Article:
Call Us At

(925) 344-5987

Email Us

Business Hours

Mon - Fri 8:00 am - 5:00 pm


Looking For a Roofing Company in Fortuna?

Below are some roofing companies in Fortuna that you may wish to consider speaking to!

Related Businesses

  • Jaques of All Trades
  • Total: 0    Avg: (0)
  • 261 Belleview Ave, Rio Dell, CA 95562, USA
  • (707) 764-3868,
  • Bob Sanders Roofing
  • Total: 5    Avg: (3.8)
  • 6730 Fields Landing Dr, Fields Landing, CA 95537, USA
  • (707) 443-0503,
  • Detherage Roofing
  • Total: 1    Avg: (5)
  • 2410 Harbor View Dr, Eureka, CA 95503, USA
  • (707) 444-3668,
  • T & T Roofing
  • Total: 2    Avg: (5)
  • 4010 Williams St, Eureka, CA 95503, USA
  • (707) 444-9061,
  • R & S Supply
  • Total: 2    Avg: (3)
  • 3810 Jacobs Ave, Eureka, CA 95501, USA
  • (707) 442-1515,

Our roofing services are expert, quick and courteous and you’ll likewise discover them to be very economical. We understand time is loan, not only for us, but our clients too. So we’ll do everything we can to fix the problem, the very first time. There is no task that is too large or too small for us, so if you need a roofing expert in Fortuna then please call us at the number above.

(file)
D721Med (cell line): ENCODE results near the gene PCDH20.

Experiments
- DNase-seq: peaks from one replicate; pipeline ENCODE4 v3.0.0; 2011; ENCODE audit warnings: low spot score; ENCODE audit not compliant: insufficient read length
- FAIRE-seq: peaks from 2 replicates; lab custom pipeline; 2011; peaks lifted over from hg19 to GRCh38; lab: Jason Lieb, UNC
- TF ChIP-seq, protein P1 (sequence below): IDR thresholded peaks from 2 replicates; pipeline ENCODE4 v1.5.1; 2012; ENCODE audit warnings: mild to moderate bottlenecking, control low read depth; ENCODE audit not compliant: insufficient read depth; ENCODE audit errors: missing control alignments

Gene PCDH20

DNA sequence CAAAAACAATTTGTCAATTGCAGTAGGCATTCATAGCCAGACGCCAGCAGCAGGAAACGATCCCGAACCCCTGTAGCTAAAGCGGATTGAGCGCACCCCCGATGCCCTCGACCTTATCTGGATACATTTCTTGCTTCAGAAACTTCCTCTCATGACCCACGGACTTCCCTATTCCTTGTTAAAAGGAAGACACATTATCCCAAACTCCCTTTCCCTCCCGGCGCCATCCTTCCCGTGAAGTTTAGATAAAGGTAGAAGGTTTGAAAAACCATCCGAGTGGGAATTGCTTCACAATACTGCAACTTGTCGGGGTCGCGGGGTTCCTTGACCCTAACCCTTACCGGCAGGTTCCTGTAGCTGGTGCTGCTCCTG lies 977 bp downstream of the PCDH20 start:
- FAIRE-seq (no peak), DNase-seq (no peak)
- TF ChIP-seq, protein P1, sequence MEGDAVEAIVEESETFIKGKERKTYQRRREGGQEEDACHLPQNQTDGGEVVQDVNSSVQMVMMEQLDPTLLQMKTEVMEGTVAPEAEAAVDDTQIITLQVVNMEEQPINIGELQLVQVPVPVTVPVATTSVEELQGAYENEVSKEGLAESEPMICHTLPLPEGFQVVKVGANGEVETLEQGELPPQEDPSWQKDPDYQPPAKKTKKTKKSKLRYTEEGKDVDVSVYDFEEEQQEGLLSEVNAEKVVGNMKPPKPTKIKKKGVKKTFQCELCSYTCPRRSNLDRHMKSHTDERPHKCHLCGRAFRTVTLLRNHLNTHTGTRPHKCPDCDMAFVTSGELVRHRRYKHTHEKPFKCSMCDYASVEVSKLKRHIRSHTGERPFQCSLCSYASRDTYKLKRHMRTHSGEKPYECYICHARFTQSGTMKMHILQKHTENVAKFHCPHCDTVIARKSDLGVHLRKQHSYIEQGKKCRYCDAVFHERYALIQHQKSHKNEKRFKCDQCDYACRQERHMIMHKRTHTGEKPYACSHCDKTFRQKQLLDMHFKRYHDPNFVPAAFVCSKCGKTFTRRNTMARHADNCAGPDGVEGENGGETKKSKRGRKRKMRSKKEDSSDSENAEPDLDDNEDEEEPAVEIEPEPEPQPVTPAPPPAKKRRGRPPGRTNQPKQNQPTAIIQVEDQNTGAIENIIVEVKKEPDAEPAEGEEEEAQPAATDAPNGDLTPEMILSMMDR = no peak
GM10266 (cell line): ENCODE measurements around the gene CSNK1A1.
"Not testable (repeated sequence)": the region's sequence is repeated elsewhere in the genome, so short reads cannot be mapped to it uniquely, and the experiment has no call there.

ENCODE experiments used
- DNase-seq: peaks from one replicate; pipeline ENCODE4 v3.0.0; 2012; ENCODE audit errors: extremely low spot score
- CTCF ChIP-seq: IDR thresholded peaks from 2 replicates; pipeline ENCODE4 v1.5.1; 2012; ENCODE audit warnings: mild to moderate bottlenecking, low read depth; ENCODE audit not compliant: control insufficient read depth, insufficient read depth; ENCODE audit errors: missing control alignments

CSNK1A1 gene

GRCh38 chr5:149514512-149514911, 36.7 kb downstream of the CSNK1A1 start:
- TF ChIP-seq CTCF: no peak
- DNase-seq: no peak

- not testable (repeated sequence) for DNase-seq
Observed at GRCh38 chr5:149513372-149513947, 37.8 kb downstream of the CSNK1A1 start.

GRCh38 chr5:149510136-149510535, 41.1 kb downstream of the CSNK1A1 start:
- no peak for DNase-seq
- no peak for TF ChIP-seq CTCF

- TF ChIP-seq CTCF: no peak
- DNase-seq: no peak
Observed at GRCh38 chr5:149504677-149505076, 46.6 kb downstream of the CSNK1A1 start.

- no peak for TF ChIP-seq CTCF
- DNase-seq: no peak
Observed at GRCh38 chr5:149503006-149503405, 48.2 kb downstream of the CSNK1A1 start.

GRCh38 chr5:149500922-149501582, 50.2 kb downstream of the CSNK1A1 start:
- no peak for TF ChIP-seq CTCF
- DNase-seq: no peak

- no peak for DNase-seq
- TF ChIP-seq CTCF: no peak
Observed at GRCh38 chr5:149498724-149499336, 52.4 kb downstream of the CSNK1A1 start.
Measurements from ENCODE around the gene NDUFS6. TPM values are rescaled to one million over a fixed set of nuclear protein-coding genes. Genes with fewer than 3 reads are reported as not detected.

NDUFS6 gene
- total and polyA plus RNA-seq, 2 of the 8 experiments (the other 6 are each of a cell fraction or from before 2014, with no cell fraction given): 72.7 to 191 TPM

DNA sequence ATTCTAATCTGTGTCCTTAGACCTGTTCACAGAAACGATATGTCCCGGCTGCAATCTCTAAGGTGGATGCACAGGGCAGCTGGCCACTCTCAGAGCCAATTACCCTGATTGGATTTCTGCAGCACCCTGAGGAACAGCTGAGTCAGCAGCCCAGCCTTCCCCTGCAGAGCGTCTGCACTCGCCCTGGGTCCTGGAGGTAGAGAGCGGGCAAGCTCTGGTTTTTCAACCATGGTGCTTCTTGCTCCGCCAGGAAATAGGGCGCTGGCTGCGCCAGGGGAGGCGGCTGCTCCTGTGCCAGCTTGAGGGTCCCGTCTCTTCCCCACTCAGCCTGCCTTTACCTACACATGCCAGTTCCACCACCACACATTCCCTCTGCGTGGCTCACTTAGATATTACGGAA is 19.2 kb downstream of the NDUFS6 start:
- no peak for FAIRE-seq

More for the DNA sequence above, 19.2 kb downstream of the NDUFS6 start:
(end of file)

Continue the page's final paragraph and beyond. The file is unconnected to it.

We have actually worked extremely hard to build our reputation in here in Fortuna and we’re working even harder, not just to keep that good reputation, but to continuously try to improve it. We treat all of our customers with the utmost regard, no matter the size of the task in hand. When we leave your home we want you to feel happy to leave us a 5-star review and also to feel comfortable enough that you would recommend us to others. You can always count on us for your Fortuna roofing needs, so we’re on standby waiting to hear from you whenever you need us.


We can also help you find your business in the following cities too

More About Fortuna

Fortuna (Latin: Fortūna, equivalent to the Greek goddess Tyche) was the goddess of fortune and the personification of luck in Roman religion who, largely thanks to the Late Antique author Boethius, remained popular through the Middle Ages until at least the Renaissance.

Fortuna is often depicted with a gubernaculum (ship’s rudder), a ball or Rota Fortunae (wheel of fortune, first mentioned by Cicero) and a cornucopia (horn of plenty). She might bring good or bad luck: she could be represented as veiled and blind, as in modern depictions of Lady Justice, except that Fortuna does not hold a balance. Fortuna came to represent life’s capriciousness. She was also a goddess of fate: as Atrox Fortuna, she claimed the young lives of the princeps Augustus’ grandsons Gaius and Lucius, prospective heirs to the Empire.[1] (In antiquity she was also known as Automatia.)[2]